To make it the traditional way, first, you'll need a pot and lightly salted water. Bring it to a boil, and once the water is at a steady rumble, you can throw in your polenta grains and cook for around 45 minutes, says The Spruce Eats. The main thing is make sure you are stirring it pretty consistently as it cooks. By doing this, all the grain will cook evenly and puff up to the desired texture.

If you want to add more flavor, another tip is to switch out the water for chicken stock, and add in some thyme, a bay leaf, and some chili flakes for extra spice, recommends Real Simple. It is also very common to add cheese into polenta, similar to cheese grits.

A simple polenta seasoning mix would be butter, salt, and fresh grated Parmesan cheese, says All Recipes. Once cooked, the dish can be served with roasted veggies or any kind of meat, or even try it at breakfast with a poached egg on top. And if you want to get really creative, let the polenta cool and firm up and then you can cut it up into pieces and serve as polenta fries, use as a starchy substitute for pasta noodles, or even layer it in meats and cheeses and bake like a lasagna, suggests Delallo.

Can you substitute polenta?

Depending on how you cook it, there are different substitutes for polenta. We've mentioned how similar polenta is to grits a time or two in this article, and while it's true that polenta is not as common in the US as grits are (a very part of the fabric of Southern comfort food), grits can be a good substitute for polenta. If you are wanting to make it for breakfast, morning grits mixed with sugar would suffice, along with other substitutes like oatmeal or cream of wheat.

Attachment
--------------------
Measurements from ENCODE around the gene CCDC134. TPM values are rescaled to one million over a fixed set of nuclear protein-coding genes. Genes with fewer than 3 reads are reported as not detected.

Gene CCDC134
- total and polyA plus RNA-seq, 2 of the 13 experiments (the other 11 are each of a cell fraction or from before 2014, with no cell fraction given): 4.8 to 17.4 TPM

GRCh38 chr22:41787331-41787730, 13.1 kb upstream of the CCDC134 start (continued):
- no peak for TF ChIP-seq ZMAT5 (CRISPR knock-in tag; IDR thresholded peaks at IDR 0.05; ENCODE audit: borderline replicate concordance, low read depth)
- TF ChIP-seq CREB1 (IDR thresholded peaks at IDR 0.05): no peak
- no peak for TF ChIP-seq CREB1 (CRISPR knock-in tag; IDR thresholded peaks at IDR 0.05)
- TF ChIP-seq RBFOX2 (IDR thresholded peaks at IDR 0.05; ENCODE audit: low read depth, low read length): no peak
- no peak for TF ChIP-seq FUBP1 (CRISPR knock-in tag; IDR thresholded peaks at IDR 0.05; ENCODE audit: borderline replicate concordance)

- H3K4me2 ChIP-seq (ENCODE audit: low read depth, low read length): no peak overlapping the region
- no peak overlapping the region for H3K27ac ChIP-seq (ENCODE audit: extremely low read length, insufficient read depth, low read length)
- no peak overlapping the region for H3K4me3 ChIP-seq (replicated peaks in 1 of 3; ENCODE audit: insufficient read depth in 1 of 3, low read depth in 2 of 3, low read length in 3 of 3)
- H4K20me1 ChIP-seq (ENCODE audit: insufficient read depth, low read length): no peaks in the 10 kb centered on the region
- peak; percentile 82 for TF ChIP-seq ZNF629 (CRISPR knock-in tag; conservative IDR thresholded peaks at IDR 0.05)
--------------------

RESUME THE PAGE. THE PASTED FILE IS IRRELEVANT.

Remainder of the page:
For lunch or dinner options, most starches are good swaps. Potatoes, a number of pastas, and risotto will all work well as a side dish or polenta replacement. When cooking or baking, if your dish calls for cornmeal (the main ingredient in polenta) you could also use corn grits or semolina, says Robust Kitchen.

The nutritional value of polenta

Polenta that is unseasoned and not cooked with cream or cheese is pretty low in calories and still contains a decent amount of vitamins and minerals, says Heathline. But don't forget that it is a grain, meaning there's a hefty concentration of carbs. In about 3/4-cup of cooked polenta, there are 80 calories, 17 grams of carbs, 2 grams of protein, less than 1 gram of fat, and 1 gram of fiber. 

The type of polenta you buy is also important when it comes to nutrition and taste, says Healthline. Polenta that comes in a tube has similar health values, but far less flavor. And in general, pre-packaged or pre-cooked versions are made from degerminated corn, meaning the innermost part of the corn kennel, the germ, is removed. Doing so sacrifices most of the healthy fat content and essential vitamins like B and E. If you want to gain more nutrients back, the site says, you could cook with fortified milk instead of water, although note that in doing so, the calorie count will increase. 

Since polenta is gluten-free, it is great for those with gluten intolerances or Celiac.